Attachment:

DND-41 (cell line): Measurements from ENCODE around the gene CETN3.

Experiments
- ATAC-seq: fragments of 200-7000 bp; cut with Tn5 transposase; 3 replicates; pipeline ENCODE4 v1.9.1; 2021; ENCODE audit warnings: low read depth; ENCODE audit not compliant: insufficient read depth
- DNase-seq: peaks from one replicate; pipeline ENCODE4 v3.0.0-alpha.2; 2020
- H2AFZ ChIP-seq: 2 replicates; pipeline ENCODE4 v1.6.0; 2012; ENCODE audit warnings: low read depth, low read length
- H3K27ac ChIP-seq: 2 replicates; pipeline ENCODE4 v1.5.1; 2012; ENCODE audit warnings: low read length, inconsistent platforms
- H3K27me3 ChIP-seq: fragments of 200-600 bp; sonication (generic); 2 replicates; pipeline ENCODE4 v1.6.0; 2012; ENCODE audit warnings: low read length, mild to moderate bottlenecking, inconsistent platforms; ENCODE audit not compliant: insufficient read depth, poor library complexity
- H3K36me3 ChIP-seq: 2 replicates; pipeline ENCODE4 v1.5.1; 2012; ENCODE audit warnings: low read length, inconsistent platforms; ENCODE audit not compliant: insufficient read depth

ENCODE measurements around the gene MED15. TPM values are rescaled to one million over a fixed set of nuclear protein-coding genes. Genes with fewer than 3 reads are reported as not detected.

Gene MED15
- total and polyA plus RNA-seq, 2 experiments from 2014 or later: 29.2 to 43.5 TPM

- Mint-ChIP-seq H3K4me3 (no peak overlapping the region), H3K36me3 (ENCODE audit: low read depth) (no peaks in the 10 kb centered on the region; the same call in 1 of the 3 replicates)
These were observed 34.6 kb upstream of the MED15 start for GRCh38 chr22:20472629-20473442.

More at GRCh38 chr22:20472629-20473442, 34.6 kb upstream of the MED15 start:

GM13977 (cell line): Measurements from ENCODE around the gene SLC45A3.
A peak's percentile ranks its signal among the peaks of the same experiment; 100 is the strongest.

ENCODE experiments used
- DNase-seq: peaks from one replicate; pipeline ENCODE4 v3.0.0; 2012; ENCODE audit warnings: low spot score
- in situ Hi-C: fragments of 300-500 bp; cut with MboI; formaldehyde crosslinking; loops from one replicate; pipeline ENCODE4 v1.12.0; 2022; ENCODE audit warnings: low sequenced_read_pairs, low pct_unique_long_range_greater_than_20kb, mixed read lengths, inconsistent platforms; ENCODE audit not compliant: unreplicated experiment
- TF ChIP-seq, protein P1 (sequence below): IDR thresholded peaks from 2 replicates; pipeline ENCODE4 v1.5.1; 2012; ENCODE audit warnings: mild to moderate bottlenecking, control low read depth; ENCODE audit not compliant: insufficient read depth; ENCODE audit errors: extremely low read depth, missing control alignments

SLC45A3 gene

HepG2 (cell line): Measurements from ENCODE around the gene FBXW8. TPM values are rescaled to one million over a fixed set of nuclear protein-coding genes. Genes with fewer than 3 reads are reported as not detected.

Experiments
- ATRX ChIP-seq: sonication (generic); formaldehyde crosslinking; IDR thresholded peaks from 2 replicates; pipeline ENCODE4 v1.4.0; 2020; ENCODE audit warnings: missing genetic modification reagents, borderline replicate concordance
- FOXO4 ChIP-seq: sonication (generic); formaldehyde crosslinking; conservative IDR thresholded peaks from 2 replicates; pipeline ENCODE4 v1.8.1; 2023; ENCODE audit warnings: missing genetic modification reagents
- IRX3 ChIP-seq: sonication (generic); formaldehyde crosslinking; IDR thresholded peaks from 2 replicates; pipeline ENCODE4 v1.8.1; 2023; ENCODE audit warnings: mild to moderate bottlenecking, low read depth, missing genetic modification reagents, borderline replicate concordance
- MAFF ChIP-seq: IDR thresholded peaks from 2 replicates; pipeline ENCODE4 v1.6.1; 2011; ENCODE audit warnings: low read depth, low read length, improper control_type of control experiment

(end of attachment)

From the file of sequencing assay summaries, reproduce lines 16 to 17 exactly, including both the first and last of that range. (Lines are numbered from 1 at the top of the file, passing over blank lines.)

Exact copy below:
A peak's percentile ranks its signal among the peaks of the same experiment; 100 is the strongest.

ENCODE experiments used